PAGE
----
We have all been hurt by the words or actions of others at some time in our life. It can happen at any stage. It can come from those we trust the most. It could have been anything from a harsh word from an authority figure in your life, to a traumatic experience of abuse. These words and actions can leave us with feelings of anger, resentment, or revenge; or we could be left feeling victimized. When we hold onto these emotions, we become stuck in that moment in time, and these emotions can eat away at us. Some people are more forgiving that others, but when we fail to embrace forgiveness, we lose our inner peace, our joy, and our love for life. It can even make us sick. When your positive emotions are replaced with resentment and hostility, you may find yourself overwhelmed by your own bitterness or victimization.
Forgiveness can mean different things to different people. Generally, it is a conscious process that begins inside of us. We can begin to replace these negative emotions and attitudes by viewing it as an opportunity to learn and grow beyond the initial incident. The process of forgiveness does not mean we are condoning the behaviour, making excuses for it, forgetting about it, or even reconciling with the person who hurt us.
Holding onto anger, bitterness, or even a grudge comes at a price. Not only will it harm your well-being, but it will also start to taint every relationship and new experience as you become consumed by the wrong done to you. This may also lead to depression or anxiety. You may experience feelings of lack of purpose or direction in life. You may even lose some of the valuable connections you already have. Is it worth it? With a little effort you can change the course of your life from a downward spiral to feeling uplifted and supported.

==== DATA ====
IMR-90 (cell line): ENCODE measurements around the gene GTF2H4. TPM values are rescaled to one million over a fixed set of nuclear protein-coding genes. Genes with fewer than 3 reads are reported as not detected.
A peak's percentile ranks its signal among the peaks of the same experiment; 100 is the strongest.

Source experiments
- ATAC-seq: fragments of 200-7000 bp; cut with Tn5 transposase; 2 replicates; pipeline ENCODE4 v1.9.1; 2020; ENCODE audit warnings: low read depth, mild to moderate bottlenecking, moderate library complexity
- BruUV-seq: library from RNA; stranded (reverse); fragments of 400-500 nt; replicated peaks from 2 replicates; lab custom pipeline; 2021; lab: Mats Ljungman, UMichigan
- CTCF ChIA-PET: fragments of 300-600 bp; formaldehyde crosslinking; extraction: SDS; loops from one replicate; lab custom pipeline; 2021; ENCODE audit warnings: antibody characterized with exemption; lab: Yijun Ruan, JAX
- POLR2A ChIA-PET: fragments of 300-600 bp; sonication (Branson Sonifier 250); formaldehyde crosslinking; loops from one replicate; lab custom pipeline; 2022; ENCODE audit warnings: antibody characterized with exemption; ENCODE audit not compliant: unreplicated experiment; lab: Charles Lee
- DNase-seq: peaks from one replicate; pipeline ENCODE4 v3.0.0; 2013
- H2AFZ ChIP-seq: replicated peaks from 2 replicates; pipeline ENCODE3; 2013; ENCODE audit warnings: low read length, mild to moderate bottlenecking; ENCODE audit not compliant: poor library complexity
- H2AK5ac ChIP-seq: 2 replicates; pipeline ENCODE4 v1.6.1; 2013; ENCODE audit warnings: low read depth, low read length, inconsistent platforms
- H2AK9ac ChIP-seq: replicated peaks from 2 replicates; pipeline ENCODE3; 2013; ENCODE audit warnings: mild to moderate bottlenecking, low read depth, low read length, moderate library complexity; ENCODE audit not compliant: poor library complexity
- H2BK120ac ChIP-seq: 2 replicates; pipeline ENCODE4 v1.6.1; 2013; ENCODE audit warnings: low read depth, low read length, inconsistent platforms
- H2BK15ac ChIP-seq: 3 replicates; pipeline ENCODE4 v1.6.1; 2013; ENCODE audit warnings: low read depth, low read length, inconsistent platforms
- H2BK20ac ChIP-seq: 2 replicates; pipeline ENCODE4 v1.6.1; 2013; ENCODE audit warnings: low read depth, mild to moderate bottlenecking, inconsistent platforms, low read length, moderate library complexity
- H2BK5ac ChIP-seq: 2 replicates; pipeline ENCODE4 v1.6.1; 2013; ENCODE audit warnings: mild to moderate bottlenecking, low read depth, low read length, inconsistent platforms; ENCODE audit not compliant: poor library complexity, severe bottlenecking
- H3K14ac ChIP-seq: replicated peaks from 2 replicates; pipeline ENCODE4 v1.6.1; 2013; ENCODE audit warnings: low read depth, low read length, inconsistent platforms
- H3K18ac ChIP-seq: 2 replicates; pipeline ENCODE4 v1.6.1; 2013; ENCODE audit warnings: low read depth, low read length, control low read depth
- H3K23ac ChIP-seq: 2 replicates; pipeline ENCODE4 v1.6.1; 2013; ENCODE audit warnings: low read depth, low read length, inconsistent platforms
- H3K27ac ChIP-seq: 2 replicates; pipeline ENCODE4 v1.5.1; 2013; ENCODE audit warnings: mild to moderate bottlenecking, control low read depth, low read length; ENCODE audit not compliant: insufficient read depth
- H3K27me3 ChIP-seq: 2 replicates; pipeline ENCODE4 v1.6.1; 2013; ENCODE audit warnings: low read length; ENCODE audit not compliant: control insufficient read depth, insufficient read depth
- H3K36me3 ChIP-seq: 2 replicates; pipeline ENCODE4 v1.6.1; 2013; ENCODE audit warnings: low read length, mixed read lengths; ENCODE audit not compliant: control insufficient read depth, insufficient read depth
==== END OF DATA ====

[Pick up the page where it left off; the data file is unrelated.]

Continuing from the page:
How do we learn to forgive?
Forgiveness is a conscious choice; it is a commitment to yourself to change. There are several things you can do to begin the process.
- Recognize and acknowledge that holding onto negative emotions damages you more than it does the other person.
- Understand that when you let these toxic emotions go, you will feel better.
- Releasing yourself from the role of victim allows you to claim your personal power back. You will no longer be defined by how you have been hurt.
- Choose to forgive the person who has offended you.
- If you need help moving forward, join a support group, or seek professional assistance.
Forgiveness may not be easy for some, but it can become even more painful when the other person doesn’t want to admit any wrongdoing or if they are no longer alive. If you find yourself in this position, there is no other course of action but to do the inner work for yourself. Reconciliation may not be possible, or it may not be appropriate. Just because you cannot reach a point of reconciliation doesn’t mean you cannot attain forgiveness. One doesn’t exclude the other. Forgiveness isn’t about changing the behaviour of the other person, that’s up to them, but it does bring it to their attention.